Schools give mixed signals on cell phone use
As students around Chicago go back to school, many have to leave their mobile phones at home. That’s because many districts are restricting the use of cell phones during school hours.
Take southwest suburban Plainfield Community Consolidated School District 202. Its school board this week stuck to a policy that requires students to turn off cell phones and store them in lockers.
Some administrators and principals had lobbied this week to at least allow high school students to be able to use the phones between classes.
The school board, though, didn’t budge.
“The policy has been for several years that students are not allowed to have cell phones during the academic day,” said District 202 spokesman Tom Hernandez. “They are supposed to turn them off and put them away in their lockers.” Hernandez said phones can become a distraction, adding that students can learn a lesson when they leave their phones off for a day.
“What the principals suggested was this might be a way to teach kids accountability or responsibility. You don’t need to use that phone during the classroom time. You shouldn’t have that phone, because in two minutes you’re going to be in the hallway,” Hernandez said. “You’ll have an opportunity to send your parents a text or to let them know that you are doing this or that after school. To send those kinds of messages, you don’t have to do that kind of stuff during the classroom.”
Hernandez said there was also a concern about cheating with the use smart phones.
“Security issues are a natural concern now because the phones do everything, they take the pictures and all that kind of stuff,” Hernandez said.
District 202 board members were also unmoved by cell phones’ potential use during emergencies.
“Obviously that is a reality and quite frankly, having kids texting and so forth during emergency situations really doesn’t help,” Hernandez said.
The board has backers for its policy, including from parents such as Debbie Maydak.
“You’re at school to learn. You’re not there to text your friends and stuff like that,” Maydak said. “I don’t think you should have your phone with you when you’re at school and a lot of businesses don’t even allow it when you’re at work.”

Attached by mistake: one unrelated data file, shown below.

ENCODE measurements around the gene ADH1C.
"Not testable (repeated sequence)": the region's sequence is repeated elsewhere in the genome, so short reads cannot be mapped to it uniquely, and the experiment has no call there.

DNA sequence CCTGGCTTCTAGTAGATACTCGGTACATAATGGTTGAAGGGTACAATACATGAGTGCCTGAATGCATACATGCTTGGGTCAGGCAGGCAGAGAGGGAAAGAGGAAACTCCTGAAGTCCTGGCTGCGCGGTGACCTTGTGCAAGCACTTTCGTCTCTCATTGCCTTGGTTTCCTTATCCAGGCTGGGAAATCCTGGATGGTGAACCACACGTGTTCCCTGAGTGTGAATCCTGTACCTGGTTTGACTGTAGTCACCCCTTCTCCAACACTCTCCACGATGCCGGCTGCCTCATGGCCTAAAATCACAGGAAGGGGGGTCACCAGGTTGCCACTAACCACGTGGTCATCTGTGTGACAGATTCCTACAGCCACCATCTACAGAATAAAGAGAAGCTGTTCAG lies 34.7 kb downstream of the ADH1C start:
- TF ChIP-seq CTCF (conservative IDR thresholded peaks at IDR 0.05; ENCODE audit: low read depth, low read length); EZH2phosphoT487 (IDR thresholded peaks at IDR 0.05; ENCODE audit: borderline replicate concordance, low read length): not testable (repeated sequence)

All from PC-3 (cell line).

Maydak has two children in the schools; one attends an elementary school, while the other is in middle school.
She said there are opportunities for her kids or the school to call her if they need something.
“With the district having so many ways to communicate with the parent these days, to get the word out if there is any type of incident or anything like that,” Maydak said. “I don’t see the need for [cell phones]. Some parents might, but I do not.”
But parent Joann Badali wrote on the Plainfield Patch Facebook page that the district’s cell phone policy restricts learning of new technology.
“I'm not advocating cell phone use for things like updating your Facebook status, making calls to friends, but what about using cell phones for inputting homework assignments and setting reminders for project deadlines? Do these Board members really think that our students are going out to buy planners to keep their appointments and deadlines on track after they graduate,” Badali wrote. “Why not truly ‘prepare learners for the future’ by allowing them , or even assisting them, in learning how to use the technology available to them?”
Bob Flores, whose daughter Rachel is a senior at Plainfield North High School, said cell phones are a distraction during school and need to be restricted, but an exception can be made.
“It should be up to the teachers to allow cell phone use in their classrooms if it is to be used for class purposes,” Flores said. “There are times that tech needs to be used and the teachers will need to monitor.”
Some Chicago-area school districts have taken a different, more lenient approach on student cell phones.
Ryan Bretag, director of Instructional Technology at Glenbrook North and South high schools, said cell phones were restricted just four years ago. But attitudes started to change in 2010.
“We look at this as an opportunity to empower students and create a culture that’s positive,” Bretag said. “We really started talking from two different angles. We really have these powerful devices in the hands of students. What was the impact on the learning environment by not having them out?”
If you’re a Chicago Public School student, there is no one policy you must follow. A CPS spokeswoman said each principal is responsibility for setting the cell phone use policy for their school.
Follow WBEZ’s Northwest Indiana reporter Michael Puente on Twitter @MikePuenteNews.